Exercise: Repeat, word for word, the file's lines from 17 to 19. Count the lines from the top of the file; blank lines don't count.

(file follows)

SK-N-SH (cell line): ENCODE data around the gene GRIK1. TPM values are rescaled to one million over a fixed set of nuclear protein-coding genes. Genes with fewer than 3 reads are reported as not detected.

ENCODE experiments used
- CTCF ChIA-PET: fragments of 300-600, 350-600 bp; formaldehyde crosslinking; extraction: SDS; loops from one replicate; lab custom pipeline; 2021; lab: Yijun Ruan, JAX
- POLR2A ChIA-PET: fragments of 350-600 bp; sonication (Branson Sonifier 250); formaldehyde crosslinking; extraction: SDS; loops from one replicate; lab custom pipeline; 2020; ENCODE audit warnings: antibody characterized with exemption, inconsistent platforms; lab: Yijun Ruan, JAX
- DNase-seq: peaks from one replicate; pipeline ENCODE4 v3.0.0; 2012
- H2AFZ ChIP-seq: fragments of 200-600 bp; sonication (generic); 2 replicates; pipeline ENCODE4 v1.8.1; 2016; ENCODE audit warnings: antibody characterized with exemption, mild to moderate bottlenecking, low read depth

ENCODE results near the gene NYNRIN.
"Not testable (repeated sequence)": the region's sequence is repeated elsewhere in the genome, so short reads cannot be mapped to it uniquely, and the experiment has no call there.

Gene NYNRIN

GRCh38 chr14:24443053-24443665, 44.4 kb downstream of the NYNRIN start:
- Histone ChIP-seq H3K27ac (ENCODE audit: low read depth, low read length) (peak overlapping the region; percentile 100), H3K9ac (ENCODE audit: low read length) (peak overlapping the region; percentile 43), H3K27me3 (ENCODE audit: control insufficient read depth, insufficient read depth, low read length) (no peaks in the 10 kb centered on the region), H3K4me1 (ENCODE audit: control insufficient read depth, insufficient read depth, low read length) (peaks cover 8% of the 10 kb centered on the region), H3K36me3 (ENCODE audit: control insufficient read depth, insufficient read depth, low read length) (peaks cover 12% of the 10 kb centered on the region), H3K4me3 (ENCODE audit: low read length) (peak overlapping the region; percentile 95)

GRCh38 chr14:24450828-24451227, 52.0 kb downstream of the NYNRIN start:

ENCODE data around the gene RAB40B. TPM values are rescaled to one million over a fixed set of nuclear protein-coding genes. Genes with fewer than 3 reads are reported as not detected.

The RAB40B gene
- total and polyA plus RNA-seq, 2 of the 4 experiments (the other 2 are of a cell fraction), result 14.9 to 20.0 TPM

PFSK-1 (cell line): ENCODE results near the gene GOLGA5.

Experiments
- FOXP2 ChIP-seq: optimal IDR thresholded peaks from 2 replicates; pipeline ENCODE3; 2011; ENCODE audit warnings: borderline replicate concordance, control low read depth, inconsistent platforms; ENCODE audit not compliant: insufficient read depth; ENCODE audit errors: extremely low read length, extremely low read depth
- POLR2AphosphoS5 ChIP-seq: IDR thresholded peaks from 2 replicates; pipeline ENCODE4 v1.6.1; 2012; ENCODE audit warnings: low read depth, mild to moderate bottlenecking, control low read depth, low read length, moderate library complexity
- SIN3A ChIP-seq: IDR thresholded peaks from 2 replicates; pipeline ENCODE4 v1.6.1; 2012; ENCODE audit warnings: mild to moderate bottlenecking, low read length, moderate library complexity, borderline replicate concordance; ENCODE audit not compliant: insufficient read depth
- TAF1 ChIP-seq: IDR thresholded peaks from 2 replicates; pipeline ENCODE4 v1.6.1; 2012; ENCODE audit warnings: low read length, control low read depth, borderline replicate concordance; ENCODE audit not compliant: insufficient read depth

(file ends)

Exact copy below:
Experiments
- FOXP2 ChIP-seq: optimal IDR thresholded peaks from 2 replicates; pipeline ENCODE3; 2011; ENCODE audit warnings: borderline replicate concordance, control low read depth, inconsistent platforms; ENCODE audit not compliant: insufficient read depth; ENCODE audit errors: extremely low read length, extremely low read depth
- POLR2AphosphoS5 ChIP-seq: IDR thresholded peaks from 2 replicates; pipeline ENCODE4 v1.6.1; 2012; ENCODE audit warnings: low read depth, mild to moderate bottlenecking, control low read depth, low read length, moderate library complexity